Snow Leopard

Adult snow leopards are territorial animals that lead mostly single lives (but there are also family groups), although females raise kittens for a fairly long period of time. Each snow leopard lives within the boundaries of a strictly defined individual territory. However, it does not protect aggressively the territory from other representatives of its species. The habitat of an adult male can be overlapped by individual habitats from one to three females. Irbis mark their own territories in various ways. Individual territories can vary significantly in size. In Nepal, where there is a lot of production, such a territory can be relatively small - with an area of ​​12 km2 to 39 km2, And in the area of ​​100 km2 Can inhabit 5-10 animals. In a territory with a low production volume, an area of ​​1000 km2, Lives only up to 5 individuals. Irbis regularly makes rounds of his hunting ground, visiting winter pastures and camps of wild ungulates. At the same time, he moves, following the same routes. Bypassing pastures or going down from the upper mountain belt to the lower parts, the snow leopard always follows a path that usually follows the ridge or along a river or stream. The length of such a detour is usually great, so the snow leopard appears again in one or another place once in several days. The animal is poorly adapted to travel through a deep, loose snow cover. In areas where loose snow is lying, snow leopards predominantly trample on permanent trails, for which they move for a long time.

Snow Leopard
Nutrition and hunting

Predator, usually hunting for large prey, corresponding to its size or larger. Snow leopard can cope with prey, three times its mass. The main prey of snow leopards is almost everywhere and all year round - ungulates. In the wild, snow leopards mainly feed on ungulates: blue sheep, Siberian mountain goats, gnarled goats, argali, tara, taki, sera, gorals, roe deer, marals, musk deer, deer, wild boar. In addition, from time to time, they also feed atypical for their diet small animals, such as ground squirrels, pikas and birds (feces, snowcocks, pheasants). In the Pamirs, it feeds mainly on Siberian mountain goats, rarely on argali. In the Himalayas, the snow leopard hunts mountain goats, gorals, wild rams, small deer, Tibetan hares. In Russia, the main food for the snow leopard is the mountain goat, in places also maral, roe deer, argali, reindeer. With a sharp decrease in the number of wild ungulates, the snow leopard usually leaves the territory of such regions, or sometimes begins to attack livestock. In Kashmir, he occasionally attacks domestic goats, sheep, and horses. There is a recorded case of successful hunting 2 irbis on the 2-year-old Tien-Shan brown bear (Ursus arctos isabellinus). Vegetable food - green parts of plants, grass, etc. - Irbis use in addition to meat ration only in the summer. Snow leopards hunt alone, skrad (crawling to the animal because of shelter) or ambush (guarding prey at the tracks, solonetses, watering places, hiding on the rocks). When there are several tens of meters to potential mining, the snow leopard jumps out of the hiding place and jumps over to 6-7 meters quickly and quickly overtakes it. At a miss, not catching prey at once, the irbis pursues it at a distance of no more than 300 meters, or does not pursue at all. The large ungulate snow leopard tries to grab at the throat, and then suffocate or break the neck. After killing an animal, the snow leopard drags it under a rock or other shelter, where it begins to eat. Remains of prey usually throws, occasionally remains near it, driving away vultures and other scavengers. At the end of summer, in the autumn and at the beginning of winter, snow leopards often hunt by families of 2-3 individuals, which are formed by a female with her cubs. In hungry years they can hunt near settlements and attack pets. Birds mostly catch on the night. It hunts goats of any age, but mostly on females and young (which catches mainly in early summer). Throughout its range, the snow leopard is the peak of the food pyramid and almost does not experience competition from other predators. At one time an adult snow leopard can eat 2-3 kg of meat.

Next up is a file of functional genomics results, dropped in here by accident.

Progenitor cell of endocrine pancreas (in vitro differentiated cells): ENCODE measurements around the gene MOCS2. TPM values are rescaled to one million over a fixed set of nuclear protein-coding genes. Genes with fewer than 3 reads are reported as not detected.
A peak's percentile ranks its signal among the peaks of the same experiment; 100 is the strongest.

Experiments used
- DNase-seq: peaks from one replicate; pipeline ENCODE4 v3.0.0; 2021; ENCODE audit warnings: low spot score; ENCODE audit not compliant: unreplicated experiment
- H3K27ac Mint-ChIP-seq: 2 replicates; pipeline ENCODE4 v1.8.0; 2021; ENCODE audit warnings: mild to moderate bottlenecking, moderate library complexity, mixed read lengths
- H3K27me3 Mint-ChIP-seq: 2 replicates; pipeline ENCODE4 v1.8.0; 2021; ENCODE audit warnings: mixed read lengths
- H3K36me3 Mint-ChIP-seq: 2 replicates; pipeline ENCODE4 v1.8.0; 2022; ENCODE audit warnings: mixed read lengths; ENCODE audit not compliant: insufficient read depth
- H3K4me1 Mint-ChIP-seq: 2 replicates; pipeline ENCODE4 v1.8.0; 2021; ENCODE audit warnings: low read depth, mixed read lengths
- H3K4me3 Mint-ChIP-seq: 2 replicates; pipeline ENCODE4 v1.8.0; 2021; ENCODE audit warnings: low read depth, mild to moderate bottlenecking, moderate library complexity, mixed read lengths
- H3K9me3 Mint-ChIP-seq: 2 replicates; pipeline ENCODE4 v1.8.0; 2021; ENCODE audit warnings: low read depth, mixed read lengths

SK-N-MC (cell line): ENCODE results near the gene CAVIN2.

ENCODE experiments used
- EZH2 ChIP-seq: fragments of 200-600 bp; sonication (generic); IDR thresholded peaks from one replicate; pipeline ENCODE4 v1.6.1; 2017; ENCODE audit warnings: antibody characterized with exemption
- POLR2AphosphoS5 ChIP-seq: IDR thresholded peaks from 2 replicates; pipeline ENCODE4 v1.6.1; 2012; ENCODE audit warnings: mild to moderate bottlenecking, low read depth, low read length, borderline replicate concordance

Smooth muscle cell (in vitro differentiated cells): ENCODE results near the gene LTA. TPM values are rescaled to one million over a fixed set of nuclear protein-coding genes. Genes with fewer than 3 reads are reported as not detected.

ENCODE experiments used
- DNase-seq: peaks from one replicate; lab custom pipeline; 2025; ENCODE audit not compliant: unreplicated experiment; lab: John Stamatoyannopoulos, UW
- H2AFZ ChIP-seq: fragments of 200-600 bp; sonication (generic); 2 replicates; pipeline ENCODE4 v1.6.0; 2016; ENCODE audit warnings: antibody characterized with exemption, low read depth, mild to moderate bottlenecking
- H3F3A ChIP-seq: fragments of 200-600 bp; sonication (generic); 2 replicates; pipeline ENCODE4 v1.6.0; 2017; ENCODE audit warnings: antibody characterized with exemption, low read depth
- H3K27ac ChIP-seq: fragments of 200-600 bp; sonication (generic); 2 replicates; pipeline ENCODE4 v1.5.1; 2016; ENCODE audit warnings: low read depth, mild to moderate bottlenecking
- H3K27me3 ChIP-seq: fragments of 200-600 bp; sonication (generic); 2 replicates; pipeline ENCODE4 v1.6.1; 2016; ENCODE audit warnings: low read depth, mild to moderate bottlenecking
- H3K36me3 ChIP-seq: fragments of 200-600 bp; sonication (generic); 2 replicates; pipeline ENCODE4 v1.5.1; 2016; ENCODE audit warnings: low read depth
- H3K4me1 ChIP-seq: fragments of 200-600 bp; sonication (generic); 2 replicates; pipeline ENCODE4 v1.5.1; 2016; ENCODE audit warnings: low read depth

Snow Leopard

Data on the reproduction of the species are few. Sexual maturity occurs at 3-4-year-old age. The estrus and the breeding season occur at the end of winter or the very beginning of spring. The female gives birth, as a rule, once in 2 year. Pregnancy lasts 90-110 days. The lair arranges in the most inaccessible places. Cubs, depending on the geographic area of ​​the range, are born in April-May or May-June. The number of cubs in the litter is usually two or three, much less often four or five. According to other sources, the birth of 3-5 cubs in one litter is common. Probably, larger broods are possible, since there are cases of meetings of groups of snow leopards from seven individuals. The male does not take part in the upbringing of the offspring. Cubs are born blind and helpless, but already in about 6-8 days are beginning to see. The weight of the newborn snow leopard is about 500 grams at the length of up to 30. See Newborn snow leopards have pronounced dark pigmentation spots, which are few, especially small ring, but there are large solid black or brown spots on the back, as well as short longitudinal bands on its back. The first 6 weeks are fed by mother's milk. By the middle of summer, the kittens are already accompanying the mother on the hunt. Finally, to an independent life, young snow leopards are ready for the second winter. The maximum known lifespan in nature is 13 years. Life expectancy in captivity is usually about 21 a year, but the case when the female lived 28 years is known.